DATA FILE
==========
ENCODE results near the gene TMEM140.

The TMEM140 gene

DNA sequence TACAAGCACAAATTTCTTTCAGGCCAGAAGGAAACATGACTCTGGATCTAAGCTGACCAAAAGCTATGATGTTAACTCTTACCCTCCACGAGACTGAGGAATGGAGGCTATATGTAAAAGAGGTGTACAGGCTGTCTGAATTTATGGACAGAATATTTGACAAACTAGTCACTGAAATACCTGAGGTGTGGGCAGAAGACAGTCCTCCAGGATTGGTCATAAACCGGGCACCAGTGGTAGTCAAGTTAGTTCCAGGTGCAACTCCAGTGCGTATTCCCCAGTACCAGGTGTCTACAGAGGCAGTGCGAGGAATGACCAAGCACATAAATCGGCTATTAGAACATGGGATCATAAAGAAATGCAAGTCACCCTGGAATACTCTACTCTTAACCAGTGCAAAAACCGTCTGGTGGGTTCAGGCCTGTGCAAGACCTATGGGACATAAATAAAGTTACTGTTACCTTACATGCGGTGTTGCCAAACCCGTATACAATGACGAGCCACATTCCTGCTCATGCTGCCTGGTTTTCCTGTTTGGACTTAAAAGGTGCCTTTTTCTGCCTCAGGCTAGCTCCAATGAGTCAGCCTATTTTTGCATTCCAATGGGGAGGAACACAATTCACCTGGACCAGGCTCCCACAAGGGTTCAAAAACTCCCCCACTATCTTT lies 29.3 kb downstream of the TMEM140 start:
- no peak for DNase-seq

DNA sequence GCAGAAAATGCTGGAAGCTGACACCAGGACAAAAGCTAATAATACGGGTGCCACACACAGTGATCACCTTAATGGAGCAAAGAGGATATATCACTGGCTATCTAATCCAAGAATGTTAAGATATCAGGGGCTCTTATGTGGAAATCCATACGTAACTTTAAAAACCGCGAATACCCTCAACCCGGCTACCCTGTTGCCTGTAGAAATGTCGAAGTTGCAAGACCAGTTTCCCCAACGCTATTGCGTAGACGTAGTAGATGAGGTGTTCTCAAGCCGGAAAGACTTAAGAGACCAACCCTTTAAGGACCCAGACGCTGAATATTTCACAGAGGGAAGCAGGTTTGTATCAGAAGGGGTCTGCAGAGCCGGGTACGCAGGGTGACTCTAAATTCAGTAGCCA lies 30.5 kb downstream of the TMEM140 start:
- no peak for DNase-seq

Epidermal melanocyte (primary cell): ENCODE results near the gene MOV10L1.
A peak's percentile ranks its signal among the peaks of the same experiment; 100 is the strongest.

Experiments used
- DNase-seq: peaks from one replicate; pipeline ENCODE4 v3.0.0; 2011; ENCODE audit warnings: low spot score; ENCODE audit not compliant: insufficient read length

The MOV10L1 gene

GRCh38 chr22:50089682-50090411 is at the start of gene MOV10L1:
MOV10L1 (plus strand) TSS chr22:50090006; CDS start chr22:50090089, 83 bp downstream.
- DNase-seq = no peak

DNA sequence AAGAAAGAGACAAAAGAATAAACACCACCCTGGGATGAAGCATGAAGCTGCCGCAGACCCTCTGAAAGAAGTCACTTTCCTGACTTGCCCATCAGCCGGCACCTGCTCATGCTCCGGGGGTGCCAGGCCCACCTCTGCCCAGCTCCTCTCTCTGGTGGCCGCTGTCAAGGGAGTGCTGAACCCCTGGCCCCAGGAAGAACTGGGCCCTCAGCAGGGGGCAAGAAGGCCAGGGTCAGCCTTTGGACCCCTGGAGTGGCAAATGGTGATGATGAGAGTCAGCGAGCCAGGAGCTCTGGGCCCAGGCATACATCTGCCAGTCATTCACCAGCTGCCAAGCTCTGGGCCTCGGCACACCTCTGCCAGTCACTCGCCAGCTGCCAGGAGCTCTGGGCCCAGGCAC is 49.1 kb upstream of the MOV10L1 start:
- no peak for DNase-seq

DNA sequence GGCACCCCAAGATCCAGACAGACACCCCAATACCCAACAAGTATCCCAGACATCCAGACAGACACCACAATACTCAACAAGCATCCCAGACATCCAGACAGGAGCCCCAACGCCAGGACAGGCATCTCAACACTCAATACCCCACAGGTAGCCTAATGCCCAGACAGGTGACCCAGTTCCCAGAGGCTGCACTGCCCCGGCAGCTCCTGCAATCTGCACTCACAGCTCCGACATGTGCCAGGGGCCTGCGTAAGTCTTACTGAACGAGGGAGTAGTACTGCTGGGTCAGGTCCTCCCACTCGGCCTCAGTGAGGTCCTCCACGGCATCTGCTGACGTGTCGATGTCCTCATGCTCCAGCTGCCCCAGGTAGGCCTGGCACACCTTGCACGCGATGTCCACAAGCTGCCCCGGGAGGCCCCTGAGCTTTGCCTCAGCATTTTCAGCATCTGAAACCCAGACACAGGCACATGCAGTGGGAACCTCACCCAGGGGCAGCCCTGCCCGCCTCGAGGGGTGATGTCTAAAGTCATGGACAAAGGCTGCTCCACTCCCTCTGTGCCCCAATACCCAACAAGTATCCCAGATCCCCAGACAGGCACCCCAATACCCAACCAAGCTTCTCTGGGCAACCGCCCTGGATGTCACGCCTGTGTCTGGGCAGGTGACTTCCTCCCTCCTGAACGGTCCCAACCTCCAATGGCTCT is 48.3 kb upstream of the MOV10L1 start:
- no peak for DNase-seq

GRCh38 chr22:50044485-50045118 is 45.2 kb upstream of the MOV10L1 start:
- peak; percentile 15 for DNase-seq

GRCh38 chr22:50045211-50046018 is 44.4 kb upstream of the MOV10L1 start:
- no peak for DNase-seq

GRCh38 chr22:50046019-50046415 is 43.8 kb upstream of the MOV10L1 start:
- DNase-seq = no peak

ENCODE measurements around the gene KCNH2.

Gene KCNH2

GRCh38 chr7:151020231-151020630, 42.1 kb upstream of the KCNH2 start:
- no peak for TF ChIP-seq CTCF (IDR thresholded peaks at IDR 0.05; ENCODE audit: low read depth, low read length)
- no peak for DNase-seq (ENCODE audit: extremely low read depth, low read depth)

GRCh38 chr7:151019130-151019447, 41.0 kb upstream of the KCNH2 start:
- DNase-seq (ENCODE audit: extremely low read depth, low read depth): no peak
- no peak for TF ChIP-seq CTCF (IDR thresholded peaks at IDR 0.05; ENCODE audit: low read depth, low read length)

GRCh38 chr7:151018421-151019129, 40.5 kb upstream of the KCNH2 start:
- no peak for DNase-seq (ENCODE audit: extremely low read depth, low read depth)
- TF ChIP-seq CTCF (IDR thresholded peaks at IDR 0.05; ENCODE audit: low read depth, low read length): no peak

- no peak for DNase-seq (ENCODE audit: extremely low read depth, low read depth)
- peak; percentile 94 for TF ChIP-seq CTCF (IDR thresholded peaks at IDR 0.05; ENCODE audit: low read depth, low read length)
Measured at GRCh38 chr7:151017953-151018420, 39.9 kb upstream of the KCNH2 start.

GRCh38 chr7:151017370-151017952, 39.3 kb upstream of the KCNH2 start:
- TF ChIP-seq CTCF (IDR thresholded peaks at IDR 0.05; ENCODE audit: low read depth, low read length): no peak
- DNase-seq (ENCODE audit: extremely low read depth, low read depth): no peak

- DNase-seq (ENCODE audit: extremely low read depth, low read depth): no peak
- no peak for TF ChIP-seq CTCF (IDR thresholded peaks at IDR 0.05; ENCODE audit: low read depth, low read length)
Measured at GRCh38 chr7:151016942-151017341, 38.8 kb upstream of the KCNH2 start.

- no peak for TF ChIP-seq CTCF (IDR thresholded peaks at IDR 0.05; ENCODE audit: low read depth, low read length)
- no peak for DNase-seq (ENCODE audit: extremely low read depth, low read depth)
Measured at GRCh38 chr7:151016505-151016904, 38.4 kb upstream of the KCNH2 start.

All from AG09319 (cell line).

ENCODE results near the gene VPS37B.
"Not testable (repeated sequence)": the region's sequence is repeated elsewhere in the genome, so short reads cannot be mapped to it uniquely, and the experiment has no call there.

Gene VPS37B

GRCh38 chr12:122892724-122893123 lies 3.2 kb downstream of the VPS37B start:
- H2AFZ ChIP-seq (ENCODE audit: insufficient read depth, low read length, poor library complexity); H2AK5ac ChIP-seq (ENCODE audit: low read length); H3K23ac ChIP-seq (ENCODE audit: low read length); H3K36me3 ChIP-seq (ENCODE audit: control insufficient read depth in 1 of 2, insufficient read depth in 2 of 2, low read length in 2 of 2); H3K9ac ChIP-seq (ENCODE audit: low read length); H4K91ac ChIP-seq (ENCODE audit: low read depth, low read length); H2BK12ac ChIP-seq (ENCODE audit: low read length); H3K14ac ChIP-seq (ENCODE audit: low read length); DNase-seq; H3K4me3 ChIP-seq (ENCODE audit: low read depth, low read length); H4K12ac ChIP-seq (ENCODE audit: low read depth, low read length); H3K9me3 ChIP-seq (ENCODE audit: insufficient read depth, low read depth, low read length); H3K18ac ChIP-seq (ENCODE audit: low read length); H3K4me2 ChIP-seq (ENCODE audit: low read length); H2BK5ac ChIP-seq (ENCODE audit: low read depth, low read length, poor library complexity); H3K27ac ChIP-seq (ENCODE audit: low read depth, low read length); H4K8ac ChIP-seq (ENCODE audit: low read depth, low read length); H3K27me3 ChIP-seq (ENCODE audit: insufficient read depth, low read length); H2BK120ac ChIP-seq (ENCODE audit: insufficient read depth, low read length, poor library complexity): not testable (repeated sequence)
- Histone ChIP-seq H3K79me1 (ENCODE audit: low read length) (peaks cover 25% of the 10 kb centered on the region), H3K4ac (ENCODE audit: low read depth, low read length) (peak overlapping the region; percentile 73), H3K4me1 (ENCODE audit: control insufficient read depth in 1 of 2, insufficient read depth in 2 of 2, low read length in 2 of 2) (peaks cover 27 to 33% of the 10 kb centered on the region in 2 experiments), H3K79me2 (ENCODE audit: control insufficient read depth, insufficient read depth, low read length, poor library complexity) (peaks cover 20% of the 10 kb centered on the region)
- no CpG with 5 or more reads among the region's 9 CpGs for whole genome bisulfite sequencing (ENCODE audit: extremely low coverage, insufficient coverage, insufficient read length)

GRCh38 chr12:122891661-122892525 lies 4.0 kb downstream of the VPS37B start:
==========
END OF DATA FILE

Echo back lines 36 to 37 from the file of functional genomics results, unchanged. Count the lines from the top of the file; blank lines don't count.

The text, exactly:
- no peak for DNase-seq (ENCODE audit: extremely low read depth, low read depth)
- peak; percentile 94 for TF ChIP-seq CTCF (IDR thresholded peaks at IDR 0.05; ENCODE audit: low read depth, low read length)